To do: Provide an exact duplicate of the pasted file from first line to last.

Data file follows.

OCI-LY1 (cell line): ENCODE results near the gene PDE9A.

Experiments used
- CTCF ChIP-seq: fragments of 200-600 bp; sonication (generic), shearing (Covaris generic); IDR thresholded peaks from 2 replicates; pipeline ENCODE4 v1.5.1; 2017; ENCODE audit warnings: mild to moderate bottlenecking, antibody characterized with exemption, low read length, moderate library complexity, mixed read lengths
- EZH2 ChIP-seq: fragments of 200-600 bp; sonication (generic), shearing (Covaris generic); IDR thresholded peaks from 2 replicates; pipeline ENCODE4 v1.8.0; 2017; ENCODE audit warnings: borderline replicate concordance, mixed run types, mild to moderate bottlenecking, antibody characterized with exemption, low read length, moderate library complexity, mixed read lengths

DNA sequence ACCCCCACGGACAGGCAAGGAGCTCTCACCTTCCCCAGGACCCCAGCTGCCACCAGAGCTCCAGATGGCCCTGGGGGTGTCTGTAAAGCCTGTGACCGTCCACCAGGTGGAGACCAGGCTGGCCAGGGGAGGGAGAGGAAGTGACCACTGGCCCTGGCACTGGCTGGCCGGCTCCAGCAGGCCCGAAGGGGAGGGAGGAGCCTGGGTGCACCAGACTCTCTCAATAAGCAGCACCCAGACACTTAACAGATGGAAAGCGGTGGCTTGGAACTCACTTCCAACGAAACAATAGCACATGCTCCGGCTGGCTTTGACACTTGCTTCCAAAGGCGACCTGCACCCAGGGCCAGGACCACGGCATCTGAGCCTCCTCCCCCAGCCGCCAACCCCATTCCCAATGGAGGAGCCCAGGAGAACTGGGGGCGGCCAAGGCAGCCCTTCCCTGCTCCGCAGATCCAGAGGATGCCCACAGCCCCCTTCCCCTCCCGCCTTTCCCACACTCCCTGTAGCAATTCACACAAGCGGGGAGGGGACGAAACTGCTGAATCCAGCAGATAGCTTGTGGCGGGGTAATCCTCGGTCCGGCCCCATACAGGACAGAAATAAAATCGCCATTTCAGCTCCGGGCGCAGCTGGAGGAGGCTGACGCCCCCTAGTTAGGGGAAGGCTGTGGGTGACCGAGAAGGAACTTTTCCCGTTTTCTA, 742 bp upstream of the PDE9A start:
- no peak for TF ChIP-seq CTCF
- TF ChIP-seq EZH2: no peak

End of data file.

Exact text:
OCI-LY1 (cell line): ENCODE results near the gene PDE9A.

Experiments used
- CTCF ChIP-seq: fragments of 200-600 bp; sonication (generic), shearing (Covaris generic); IDR thresholded peaks from 2 replicates; pipeline ENCODE4 v1.5.1; 2017; ENCODE audit warnings: mild to moderate bottlenecking, antibody characterized with exemption, low read length, moderate library complexity, mixed read lengths
- EZH2 ChIP-seq: fragments of 200-600 bp; sonication (generic), shearing (Covaris generic); IDR thresholded peaks from 2 replicates; pipeline ENCODE4 v1.8.0; 2017; ENCODE audit warnings: borderline replicate concordance, mixed run types, mild to moderate bottlenecking, antibody characterized with exemption, low read length, moderate library complexity, mixed read lengths

DNA sequence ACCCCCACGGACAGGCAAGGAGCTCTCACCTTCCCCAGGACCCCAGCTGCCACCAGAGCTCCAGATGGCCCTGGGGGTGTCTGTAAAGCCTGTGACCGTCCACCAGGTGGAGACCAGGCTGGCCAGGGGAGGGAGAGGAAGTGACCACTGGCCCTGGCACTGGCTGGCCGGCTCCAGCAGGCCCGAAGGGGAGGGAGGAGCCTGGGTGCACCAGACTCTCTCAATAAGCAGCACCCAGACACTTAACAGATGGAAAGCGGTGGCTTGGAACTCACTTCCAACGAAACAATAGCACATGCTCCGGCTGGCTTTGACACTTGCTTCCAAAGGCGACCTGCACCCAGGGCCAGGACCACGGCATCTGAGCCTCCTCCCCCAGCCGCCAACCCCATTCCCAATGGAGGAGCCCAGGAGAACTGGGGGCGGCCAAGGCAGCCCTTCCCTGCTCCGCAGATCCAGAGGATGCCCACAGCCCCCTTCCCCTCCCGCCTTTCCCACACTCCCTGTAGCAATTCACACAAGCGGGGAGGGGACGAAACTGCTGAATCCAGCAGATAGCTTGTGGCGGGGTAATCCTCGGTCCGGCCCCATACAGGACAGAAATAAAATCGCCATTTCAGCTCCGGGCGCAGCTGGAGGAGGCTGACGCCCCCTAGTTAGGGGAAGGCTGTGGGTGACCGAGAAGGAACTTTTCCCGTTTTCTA, 742 bp upstream of the PDE9A start:
- no peak for TF ChIP-seq CTCF
- TF ChIP-seq EZH2: no peak